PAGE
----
I had bought a lot of masonry paint over from UK and found a green that was old fashioned and allowed the shutters to stand out. I painted the window area yellow to give the sense of sunshine when you were inside and to emphasise the opening which has a lovely red brick sill.

The old table got a repaint to match the shutters. Not a slave to perfection, I rub the worst loose paint layers off, paint a careful smoth coat of oil paint and once dry give a light rub down with fine sandpaper to remove the gloss. In time a few chips will matter not.

Upstairs I repaired the little attic window and added a brick sill to match the downstairs one but also provide a better runoff for rain as the existing cill leaned towards the house!

I still need to work on the front. I have two gates that we are removing from the entrance to replace with older more grand ones we found in the hangar. They are rusted but can be renovated and actually were very likely the ones originally on the front. Somehow modern ideas think cheap metal and plastic is better than wrought iron. I dont get it at all. But waste not, the modern ones will be painted and mounted either side of the door as a sort of porch affect with trellis running up and over the doorway. They are strong and have a structure so are fit for purpose.

I renamed my little studio Thistle Cottage as I have a good dollop of scottish blood and our field is full of Scottish thistles too, the lovely three foot high ones with huge purple flowered tops and the bees sap nectar from every single one meticulously. I even have a thistle tattoo!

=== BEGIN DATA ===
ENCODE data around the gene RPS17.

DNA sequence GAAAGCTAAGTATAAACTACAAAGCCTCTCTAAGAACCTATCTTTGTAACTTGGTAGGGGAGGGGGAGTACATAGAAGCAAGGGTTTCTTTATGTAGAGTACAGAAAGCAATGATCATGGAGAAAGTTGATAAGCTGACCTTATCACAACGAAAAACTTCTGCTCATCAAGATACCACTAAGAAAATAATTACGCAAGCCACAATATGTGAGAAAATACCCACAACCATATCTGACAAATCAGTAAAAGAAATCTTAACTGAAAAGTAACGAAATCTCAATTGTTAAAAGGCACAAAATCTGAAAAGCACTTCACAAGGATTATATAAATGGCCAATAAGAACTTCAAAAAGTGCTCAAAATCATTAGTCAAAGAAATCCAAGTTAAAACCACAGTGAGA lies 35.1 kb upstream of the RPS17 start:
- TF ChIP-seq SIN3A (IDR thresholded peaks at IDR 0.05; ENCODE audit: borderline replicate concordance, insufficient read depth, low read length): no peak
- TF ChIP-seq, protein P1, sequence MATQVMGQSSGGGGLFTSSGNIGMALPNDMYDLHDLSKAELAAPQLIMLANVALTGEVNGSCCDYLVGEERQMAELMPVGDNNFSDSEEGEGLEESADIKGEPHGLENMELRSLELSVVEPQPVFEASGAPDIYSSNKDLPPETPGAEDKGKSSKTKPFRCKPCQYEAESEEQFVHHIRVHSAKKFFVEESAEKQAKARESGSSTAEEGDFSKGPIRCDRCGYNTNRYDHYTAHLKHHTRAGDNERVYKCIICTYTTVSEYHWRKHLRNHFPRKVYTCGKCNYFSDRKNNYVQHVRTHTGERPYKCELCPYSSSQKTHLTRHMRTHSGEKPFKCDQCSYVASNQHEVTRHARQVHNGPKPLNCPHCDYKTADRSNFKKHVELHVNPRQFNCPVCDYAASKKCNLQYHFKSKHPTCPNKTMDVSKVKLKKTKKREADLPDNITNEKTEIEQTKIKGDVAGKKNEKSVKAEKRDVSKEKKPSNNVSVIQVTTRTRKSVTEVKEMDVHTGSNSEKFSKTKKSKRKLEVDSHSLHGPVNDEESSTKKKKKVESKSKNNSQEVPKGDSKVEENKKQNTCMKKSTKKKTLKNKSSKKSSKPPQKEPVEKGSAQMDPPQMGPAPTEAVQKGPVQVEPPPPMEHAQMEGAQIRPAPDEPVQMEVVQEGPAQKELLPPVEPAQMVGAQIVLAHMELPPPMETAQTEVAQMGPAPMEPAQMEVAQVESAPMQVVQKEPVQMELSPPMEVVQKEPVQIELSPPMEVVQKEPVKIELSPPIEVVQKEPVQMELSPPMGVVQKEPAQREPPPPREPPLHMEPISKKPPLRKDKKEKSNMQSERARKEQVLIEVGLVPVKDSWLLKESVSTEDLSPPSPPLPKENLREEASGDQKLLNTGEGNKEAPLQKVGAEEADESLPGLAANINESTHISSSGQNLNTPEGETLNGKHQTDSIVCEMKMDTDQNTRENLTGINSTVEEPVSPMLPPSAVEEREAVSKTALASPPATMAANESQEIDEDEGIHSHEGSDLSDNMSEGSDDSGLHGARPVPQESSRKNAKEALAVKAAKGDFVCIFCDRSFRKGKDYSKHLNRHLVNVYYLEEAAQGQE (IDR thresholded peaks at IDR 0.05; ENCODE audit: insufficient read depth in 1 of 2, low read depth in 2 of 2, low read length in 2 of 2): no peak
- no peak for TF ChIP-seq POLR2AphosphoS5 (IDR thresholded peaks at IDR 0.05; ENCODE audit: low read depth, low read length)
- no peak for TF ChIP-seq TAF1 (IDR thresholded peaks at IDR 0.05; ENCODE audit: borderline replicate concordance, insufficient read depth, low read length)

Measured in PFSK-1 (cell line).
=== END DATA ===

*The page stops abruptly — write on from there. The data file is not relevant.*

I also needed a logo. Thistles seemed too obvious but my love of poultry felt right. This is Heff with his girlfriend Daisy. Shortly after we lost her to a predator pine Martin. I was in shock for sometime, this being the first time any of my pets had been attacked and killed. I lost my special needs duck Darcey at the same time, as she couldn’t walk, she didn’t stand a chance. Penquin was lucky. She survived and is now Heffs companion. I wanted to celebrate their short lives somehow. Daisy was Heffs girl, so these two together seemed the best way.

Heff and Daisy as my new logo.

Hopefully by autumn the interior will be finished too. We have insulated the roof and the spiders have headed off to the coop. The stairs need new treds and I will knock another window through to bring more light and a view to the garden beyond. I have all the furniture and with another eureka moment and more akin to a five year olds imagination, its going to be themed as a pirate ship! Yes a walk the plank, pieces of eight pirate ship. Peter pan would be nervous!